More lockdown measures are eased but schools wait goes on
Prime Minister Boris Johnson is set to announce children will soon be able to visit zoos in the latest easing of lockdown measures – although their wait to go back to school could last months.
Mr Johnson will face the nation at the Downing Street briefing on Wednesday and is expected to confirm zoos, safari parks and drive-in cinemas can reopen in England from June 15.
It comes a day after Business Secretary Alok Sharma confirmed shops would also be able to reopen on the same day as the Government seeks to kick-start the economy.
But Education Secretary Gavin Williamson was forced to admit defeat over plans for all primary pupils in England to attend classes before the summer break.
Meanwhile health bosses have raised concerns that around 10 million people will be on the waiting list for NHS treatment by the end of the year – more than double the current figure – due to a combination of social distancing measures, a backlog of treatments and staffing shortages.
The PM, who will face a grilling from Labour leader Sir Keir Starmer on Wednesday at Prime Minister’s Questions, will reopen outdoor attractions where people remain in their cars, such as safari parks and drive-in cinemas, because the risk of spreading the disease is lower outside.
A Downing Street official said: “People are continuing to make huge sacrifices to reduce the spread of coronavirus and avoid a second spike, but we know it is tough and where we can safely open up more attractions, and it is supported by the science, we will do so.”
Questions remain, however, over returning pupils to school with a number of councils, including in the north west of England, opposing plans to widely reopen after new data suggested coronavirus could still be spreading in their local areas.
Children in nursery, Reception, Year 1 and Year 6 in England began returning to primary school last week after the Government eased lockdown measures.
But some schools said they did not have enough space on site to admit all pupils in the eligible year groups, while adhering to Government guidance to limit class sizes to 15 and encourage fewer interactions.
Mr Williamson said the Government would like to see schools who “have the capacity” bring back more pupils where possible before the summer break but conceded the Government was “working to bring all children back to school in September”.
Shops will only be able to reopen if they have completed a Covid-19 risk assessment and can implement social distancing measures.
But other businesses, including pubs, restaurants and hairdressers, will remain shut until July 4 at the earliest, Mr Sharma said.
It comes as hospitality chiefs have warned the rule requiring people to stay two metres apart could jeopardise firms’ ability to reopen, with some asking for the distance to be halved.
Mr Sharma said the rule was being kept under review and “when it is safe to do so, we will see whether you can move to a shorter distance”.
In other developments:
– ONS data released on Tuesday showed there had been more than 63,500 excess deaths in the UK since the outbreak began, and analysis by the PA news agency showed the number of fatalities involving Covid-19 in the UK is now just less than 52,000.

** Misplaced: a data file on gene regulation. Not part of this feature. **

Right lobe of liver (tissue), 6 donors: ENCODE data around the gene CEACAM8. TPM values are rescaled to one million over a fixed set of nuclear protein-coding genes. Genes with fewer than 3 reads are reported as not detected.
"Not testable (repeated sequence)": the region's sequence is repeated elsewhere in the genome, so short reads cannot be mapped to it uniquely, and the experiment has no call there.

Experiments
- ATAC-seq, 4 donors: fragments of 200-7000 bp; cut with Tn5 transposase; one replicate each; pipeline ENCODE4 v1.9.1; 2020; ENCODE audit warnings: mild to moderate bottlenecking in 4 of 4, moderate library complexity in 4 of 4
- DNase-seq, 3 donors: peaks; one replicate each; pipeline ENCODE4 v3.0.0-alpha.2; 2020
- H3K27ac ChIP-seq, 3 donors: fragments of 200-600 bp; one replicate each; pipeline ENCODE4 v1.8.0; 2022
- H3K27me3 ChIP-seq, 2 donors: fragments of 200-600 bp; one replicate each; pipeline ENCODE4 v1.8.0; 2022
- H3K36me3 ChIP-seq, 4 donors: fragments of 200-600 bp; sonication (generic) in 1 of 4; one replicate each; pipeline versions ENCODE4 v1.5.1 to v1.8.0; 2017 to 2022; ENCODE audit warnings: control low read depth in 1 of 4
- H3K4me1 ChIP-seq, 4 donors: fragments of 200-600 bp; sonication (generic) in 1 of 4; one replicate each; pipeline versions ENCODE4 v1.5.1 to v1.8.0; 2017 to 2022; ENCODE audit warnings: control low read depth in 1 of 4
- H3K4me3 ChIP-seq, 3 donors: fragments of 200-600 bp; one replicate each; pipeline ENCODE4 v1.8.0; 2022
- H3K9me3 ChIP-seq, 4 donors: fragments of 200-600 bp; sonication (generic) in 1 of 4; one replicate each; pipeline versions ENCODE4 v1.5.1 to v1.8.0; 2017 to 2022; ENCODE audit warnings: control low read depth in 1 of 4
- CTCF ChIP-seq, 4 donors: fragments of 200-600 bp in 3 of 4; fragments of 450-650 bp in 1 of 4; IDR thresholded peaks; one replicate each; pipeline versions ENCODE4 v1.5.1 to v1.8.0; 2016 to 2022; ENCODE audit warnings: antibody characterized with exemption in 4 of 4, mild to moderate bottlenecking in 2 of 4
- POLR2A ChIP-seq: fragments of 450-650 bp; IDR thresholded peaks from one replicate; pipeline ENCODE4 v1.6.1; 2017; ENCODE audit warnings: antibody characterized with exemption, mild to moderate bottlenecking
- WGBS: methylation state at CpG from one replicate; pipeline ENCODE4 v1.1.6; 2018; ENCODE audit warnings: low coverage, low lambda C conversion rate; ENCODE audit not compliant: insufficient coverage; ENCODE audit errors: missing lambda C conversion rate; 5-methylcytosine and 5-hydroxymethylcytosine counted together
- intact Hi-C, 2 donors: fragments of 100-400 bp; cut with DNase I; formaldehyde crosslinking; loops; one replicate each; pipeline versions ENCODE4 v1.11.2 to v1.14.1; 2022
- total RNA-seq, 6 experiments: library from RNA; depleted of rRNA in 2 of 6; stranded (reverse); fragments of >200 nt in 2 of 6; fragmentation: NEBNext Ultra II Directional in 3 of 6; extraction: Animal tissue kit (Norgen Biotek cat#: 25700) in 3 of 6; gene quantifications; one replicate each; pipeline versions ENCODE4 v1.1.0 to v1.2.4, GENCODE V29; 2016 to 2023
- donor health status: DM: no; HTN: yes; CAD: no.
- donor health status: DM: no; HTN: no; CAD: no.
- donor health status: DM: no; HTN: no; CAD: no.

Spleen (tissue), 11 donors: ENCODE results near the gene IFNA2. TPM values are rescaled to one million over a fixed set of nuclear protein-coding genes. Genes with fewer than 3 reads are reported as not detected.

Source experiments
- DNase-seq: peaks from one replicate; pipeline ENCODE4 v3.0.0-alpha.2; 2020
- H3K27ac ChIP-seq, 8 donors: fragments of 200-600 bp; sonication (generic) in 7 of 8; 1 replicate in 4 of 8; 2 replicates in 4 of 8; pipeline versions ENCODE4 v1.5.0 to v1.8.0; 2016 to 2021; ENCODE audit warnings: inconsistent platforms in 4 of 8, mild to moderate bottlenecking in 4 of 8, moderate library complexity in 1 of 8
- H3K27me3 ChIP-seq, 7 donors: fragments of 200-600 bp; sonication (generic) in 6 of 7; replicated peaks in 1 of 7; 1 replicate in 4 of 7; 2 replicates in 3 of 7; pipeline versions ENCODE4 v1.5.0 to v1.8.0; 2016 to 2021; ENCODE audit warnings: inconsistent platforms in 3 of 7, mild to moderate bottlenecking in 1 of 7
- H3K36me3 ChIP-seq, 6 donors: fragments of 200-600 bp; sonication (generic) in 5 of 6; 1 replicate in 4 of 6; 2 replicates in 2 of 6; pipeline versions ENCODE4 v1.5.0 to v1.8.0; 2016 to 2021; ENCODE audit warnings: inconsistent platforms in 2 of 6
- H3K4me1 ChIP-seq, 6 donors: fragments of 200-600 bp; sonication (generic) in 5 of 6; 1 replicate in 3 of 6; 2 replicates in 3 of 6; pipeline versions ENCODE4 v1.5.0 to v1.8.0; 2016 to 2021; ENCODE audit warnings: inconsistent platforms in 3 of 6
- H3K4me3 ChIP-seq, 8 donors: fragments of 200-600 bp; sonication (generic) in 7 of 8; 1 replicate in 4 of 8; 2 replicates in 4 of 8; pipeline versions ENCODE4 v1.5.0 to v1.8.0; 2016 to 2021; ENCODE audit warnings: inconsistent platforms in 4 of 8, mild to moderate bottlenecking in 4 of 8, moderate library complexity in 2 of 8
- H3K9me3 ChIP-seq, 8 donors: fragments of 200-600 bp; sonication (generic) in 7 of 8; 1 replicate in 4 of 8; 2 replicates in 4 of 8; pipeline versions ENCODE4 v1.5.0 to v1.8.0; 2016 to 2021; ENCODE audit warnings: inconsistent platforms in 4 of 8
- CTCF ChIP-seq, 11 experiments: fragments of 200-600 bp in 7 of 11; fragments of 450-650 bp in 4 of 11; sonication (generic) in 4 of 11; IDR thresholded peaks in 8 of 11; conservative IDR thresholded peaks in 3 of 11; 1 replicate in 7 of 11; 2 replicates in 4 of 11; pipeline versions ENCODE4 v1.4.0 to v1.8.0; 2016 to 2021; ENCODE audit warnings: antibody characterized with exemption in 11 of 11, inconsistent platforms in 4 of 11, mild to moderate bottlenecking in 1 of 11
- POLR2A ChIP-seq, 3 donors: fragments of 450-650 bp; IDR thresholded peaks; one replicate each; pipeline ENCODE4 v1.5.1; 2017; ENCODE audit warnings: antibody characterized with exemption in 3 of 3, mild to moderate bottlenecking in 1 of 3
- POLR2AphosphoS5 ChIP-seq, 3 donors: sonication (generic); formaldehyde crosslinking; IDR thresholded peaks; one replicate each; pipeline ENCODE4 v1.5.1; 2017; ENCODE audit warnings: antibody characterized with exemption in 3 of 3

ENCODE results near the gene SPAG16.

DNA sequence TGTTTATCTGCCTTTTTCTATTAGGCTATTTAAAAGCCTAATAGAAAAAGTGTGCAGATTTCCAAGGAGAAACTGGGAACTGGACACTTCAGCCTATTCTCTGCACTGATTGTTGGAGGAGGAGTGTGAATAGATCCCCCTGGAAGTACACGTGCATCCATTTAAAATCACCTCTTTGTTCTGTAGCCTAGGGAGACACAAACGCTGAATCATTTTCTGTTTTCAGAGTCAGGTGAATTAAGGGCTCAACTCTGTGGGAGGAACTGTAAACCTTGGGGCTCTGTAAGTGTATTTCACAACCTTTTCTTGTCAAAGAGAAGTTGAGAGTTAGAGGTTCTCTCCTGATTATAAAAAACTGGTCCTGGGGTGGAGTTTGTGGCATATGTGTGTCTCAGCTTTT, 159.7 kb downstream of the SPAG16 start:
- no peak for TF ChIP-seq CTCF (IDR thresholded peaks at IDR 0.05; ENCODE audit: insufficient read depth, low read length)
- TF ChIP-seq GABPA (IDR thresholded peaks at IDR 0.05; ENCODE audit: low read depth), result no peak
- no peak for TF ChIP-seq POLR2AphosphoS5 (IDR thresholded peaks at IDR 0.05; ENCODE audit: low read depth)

– Figures also show less than a fifth of deaths registered in the week ending May 29 in England and Wales involved coronavirus – the lowest proportion since the week lockdown was imposed.
– Professor Clifford Stott, a member of the Scientific Advisory Group for Emergencies’ (Sage) sub-committee on behaviour, said the Government was being “far too slow” to communicate major changes in coronavirus policy to the people charged with implementing them.
– People in Wales have been advised to wear face coverings when using public transport but it will not be mandatory.
– Nicola Sturgeon announced an expert group is to be established to study the effects of Covid-19 on minority ethnic communities in Scotland.
Meanwhile, projections by the NHS Confederation show that the combined effects of keeping up social distancing, the backlog of treatments and challenges around staffing mean the list is expected to rise from around 4.2 million currently to around 10 million by Christmas.
The confederation, which represents health and care leaders, said the figures came from its most “realistic” scenario, which assumes the health service makes a steady return to full capacity within the next 12 months.
The pessimistic scenario assumes a second wave of Covid-19 and a lack of treatments or a vaccine, pushing the waiting list to around 11 million by the end of the year.
The most optimistic scenario assumes a faster return to normal, where the waiting list will be around eight million by the end of the year.
The confederation published a new report warning the health service in England “faces an uphill battle” as it continues to manage thousands of sick and recovering Covid-19 patients while also trying to restart services such as those for cancer, stroke and heart disease.
The health leaders called on the Government to prepare the public not to expect the same level of service for many months, adding that some staff were so exhausted and traumatised from caring for coronavirus patients that they would need support.